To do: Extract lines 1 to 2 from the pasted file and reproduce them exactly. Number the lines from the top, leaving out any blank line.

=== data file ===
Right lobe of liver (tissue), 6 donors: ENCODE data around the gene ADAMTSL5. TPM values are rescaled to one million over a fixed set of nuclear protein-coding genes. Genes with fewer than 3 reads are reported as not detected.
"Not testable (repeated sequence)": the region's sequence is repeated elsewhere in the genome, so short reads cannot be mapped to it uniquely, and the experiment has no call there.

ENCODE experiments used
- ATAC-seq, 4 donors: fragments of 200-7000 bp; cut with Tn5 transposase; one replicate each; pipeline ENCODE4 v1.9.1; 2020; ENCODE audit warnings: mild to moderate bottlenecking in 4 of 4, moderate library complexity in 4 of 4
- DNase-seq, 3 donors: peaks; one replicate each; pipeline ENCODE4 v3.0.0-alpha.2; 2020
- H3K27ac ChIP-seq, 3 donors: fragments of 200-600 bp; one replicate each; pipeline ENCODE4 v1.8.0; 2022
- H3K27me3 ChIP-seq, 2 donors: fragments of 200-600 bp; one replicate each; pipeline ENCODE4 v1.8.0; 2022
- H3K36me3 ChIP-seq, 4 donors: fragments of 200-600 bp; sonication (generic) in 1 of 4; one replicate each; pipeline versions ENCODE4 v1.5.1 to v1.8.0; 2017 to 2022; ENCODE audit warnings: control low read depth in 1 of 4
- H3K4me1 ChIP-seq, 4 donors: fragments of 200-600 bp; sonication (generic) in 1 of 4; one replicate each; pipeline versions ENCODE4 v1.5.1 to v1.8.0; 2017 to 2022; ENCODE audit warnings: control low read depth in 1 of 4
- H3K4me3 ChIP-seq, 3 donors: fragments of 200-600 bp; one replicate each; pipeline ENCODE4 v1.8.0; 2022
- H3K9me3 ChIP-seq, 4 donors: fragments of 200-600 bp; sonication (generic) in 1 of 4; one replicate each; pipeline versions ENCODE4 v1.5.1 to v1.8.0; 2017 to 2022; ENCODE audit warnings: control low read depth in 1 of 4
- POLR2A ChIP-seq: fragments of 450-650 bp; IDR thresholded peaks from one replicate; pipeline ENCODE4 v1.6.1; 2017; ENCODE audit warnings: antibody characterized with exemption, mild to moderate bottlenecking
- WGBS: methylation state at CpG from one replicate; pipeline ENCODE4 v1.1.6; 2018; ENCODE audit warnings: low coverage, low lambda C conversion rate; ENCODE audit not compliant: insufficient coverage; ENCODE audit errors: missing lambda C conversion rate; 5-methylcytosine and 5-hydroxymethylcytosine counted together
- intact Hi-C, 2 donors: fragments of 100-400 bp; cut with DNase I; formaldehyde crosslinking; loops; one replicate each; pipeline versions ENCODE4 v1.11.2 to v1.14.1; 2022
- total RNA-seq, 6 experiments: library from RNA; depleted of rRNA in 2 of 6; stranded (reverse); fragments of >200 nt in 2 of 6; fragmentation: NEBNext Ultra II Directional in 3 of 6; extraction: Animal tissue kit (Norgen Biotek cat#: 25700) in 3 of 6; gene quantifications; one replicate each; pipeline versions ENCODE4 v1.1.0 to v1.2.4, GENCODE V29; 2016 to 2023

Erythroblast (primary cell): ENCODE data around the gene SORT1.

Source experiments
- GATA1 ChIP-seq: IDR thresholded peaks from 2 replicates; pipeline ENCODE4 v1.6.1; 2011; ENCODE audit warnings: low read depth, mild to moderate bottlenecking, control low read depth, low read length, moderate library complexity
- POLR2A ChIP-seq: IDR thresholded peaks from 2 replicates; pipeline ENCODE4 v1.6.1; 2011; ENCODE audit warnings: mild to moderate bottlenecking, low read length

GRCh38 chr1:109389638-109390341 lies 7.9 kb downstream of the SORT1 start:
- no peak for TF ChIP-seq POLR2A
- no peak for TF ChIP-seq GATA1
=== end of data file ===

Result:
Right lobe of liver (tissue), 6 donors: ENCODE data around the gene ADAMTSL5. TPM values are rescaled to one million over a fixed set of nuclear protein-coding genes. Genes with fewer than 3 reads are reported as not detected.
"Not testable (repeated sequence)": the region's sequence is repeated elsewhere in the genome, so short reads cannot be mapped to it uniquely, and the experiment has no call there.